Since the launch of the d/prog great society programs the economic, educational, family formation among other markers of success, have decreased in the black community. The reason is a host of d/prog shenanigans aimed at ‘equity’ which have proven to have disastrous consequences in the communities the d/prog claim to help. In fact the negative effect has spread throughout our culture so that the current levels of these things in the white community are greater than the black community in 1965 which the Moynihan Report chronicled and which caused great alarm at the time.

        You won’t get a response he is here to troll nothing more.

        I would simplify that to pointing out Nigerian Americans statistically outperform Whites in most economic indicators.

          Fatkins in reply to Danny. | February 18, 2022 at 4:54 am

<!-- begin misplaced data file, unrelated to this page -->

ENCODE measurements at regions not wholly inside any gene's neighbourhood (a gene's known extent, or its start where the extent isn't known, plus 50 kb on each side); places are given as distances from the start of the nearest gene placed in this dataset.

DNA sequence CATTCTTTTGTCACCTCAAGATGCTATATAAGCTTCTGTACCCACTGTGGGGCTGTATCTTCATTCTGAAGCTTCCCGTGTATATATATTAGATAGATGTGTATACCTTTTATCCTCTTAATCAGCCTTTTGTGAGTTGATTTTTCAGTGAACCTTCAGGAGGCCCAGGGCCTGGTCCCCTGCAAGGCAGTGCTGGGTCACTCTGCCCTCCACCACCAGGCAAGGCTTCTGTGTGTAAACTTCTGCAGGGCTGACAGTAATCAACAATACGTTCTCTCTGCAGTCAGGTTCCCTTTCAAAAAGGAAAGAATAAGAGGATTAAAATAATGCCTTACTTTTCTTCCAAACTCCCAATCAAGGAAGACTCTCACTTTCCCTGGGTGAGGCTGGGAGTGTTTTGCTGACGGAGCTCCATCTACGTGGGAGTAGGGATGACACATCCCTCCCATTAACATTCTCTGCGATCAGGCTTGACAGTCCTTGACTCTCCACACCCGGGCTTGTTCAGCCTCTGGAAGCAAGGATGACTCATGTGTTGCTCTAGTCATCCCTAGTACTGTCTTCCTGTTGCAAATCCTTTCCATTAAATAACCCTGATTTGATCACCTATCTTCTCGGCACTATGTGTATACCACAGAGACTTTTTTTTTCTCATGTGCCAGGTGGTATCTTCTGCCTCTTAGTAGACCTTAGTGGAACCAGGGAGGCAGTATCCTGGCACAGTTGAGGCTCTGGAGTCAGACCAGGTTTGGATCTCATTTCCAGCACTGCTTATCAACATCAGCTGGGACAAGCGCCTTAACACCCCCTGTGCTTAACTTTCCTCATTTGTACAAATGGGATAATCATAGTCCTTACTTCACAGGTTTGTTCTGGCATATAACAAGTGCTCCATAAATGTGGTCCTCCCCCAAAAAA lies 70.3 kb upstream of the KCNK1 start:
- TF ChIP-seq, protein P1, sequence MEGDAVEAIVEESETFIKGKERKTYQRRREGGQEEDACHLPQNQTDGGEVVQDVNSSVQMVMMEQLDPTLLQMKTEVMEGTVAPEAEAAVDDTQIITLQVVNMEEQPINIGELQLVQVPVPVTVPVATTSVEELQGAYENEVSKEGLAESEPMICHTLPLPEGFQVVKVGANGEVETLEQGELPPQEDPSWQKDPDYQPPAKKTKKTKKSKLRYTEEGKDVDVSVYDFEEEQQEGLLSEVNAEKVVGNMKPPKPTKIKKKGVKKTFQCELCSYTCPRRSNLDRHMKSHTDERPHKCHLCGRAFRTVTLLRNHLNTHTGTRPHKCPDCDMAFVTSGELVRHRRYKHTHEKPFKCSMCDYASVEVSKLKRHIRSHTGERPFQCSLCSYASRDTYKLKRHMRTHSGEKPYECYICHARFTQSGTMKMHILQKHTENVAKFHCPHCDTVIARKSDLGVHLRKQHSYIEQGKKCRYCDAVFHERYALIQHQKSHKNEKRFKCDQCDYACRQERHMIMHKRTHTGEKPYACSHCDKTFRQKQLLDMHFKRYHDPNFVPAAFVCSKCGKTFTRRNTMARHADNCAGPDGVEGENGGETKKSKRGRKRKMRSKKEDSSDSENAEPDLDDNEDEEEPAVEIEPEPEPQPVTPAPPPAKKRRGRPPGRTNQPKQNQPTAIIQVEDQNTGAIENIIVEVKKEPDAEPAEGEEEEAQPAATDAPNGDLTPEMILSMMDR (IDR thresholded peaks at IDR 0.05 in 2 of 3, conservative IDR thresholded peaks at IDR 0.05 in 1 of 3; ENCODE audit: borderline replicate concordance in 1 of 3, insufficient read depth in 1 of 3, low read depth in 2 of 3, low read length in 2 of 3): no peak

You do realize the Nigerian American population came over from Nigeria in the 60’s right. That population was in part from scholarships sponsored y the then Nigerian government to come over. Thus this population was already elite in some respects both in terms of intelligence and background. That same reasoning is why many immigrant populations in the modern era out perform on average, they tend to be wealthier , more intelligent and more motivated without the historical baggage the existing populating has (which is the point really).

        Fatkins in reply to CommoChief. | February 18, 2022 at 4:51 am


        “You state ‘..blacks have for the majority of the history of the US been subjected to slavery or Jim Crow..’ and use that obvious truth related to a group historical experience as the foundation for current disadvantage. Would you care to list which members of this group alive today experienced slavery in the US? How about Jim Crow? Obviously no one alive today experienced legal slavery in the US. Jim Crow was ended in the mid to late 1960s; nearly sixty years ago.”

        Its a good question and there are numerous aspects to it.